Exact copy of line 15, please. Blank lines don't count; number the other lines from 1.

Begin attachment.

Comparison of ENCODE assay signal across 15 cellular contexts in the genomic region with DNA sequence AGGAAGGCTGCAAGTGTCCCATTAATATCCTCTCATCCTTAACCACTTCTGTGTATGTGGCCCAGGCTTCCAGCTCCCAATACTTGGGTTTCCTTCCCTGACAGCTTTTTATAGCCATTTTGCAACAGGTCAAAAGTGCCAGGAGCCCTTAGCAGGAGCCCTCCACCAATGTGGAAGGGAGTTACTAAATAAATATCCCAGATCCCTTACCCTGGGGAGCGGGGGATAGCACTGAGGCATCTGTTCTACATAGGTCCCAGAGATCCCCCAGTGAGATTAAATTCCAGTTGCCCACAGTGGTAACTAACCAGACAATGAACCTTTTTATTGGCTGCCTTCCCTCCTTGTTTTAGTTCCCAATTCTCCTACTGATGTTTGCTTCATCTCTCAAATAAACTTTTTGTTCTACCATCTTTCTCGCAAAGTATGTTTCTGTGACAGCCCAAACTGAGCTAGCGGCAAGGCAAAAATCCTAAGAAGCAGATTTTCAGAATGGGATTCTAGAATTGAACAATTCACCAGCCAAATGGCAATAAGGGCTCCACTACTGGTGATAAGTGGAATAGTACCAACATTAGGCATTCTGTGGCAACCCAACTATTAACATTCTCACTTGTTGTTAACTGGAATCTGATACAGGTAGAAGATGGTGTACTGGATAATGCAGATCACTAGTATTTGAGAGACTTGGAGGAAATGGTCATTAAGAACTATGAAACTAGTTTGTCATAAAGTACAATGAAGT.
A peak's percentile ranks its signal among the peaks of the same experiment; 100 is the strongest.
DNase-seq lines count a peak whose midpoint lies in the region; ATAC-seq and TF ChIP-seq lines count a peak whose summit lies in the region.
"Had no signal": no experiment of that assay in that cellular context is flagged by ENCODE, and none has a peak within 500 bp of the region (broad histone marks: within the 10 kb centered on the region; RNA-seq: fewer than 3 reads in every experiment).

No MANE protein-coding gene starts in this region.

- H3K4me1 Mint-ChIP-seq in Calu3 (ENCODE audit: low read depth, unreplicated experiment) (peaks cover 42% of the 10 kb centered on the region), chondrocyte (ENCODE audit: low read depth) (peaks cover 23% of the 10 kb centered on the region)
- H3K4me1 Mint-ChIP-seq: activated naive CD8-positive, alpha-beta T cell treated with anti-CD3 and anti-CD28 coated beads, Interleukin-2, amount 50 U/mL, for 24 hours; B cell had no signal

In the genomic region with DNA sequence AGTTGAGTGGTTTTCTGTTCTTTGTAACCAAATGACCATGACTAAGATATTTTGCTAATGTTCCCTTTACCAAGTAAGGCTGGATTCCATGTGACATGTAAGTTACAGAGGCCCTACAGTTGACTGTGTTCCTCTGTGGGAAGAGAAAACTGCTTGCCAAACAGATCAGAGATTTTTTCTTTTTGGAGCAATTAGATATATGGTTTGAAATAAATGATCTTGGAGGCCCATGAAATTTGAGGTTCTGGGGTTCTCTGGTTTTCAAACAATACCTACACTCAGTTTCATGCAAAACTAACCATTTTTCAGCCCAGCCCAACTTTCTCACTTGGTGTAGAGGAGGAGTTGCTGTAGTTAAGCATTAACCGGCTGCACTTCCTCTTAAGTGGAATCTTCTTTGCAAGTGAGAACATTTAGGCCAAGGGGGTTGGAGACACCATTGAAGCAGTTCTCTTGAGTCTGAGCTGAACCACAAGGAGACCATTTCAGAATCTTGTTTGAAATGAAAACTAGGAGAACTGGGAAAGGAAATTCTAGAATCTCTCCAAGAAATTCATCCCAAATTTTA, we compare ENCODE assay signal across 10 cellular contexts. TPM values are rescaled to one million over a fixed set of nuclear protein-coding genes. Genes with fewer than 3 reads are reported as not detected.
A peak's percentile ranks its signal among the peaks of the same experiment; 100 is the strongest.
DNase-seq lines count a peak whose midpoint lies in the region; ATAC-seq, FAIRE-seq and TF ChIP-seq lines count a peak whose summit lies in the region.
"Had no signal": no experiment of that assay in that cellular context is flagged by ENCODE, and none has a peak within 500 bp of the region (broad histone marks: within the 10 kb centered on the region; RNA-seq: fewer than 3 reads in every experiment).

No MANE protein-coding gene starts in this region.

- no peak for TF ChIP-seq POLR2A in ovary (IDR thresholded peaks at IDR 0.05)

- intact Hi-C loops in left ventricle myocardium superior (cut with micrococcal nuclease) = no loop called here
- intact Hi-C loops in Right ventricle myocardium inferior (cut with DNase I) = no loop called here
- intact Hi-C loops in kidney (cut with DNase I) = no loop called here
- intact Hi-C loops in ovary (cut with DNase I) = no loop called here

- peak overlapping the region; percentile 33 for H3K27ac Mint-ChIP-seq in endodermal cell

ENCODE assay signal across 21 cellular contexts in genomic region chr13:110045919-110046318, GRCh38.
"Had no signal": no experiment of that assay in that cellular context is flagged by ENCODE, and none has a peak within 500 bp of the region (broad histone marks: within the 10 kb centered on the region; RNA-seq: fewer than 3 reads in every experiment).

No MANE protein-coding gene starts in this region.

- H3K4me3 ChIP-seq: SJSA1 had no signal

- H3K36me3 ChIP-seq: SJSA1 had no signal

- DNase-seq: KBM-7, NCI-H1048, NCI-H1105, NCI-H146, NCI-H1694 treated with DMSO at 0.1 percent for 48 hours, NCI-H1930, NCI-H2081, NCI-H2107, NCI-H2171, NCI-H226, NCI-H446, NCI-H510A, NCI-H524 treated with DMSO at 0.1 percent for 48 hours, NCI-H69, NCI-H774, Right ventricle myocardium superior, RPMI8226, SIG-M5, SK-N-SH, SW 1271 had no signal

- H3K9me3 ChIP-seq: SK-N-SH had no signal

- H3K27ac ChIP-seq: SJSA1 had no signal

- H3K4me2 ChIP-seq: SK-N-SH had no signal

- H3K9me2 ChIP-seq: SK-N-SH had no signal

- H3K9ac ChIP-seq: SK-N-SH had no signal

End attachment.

- intact Hi-C loops in Right ventricle myocardium inferior (cut with DNase I) = no loop called here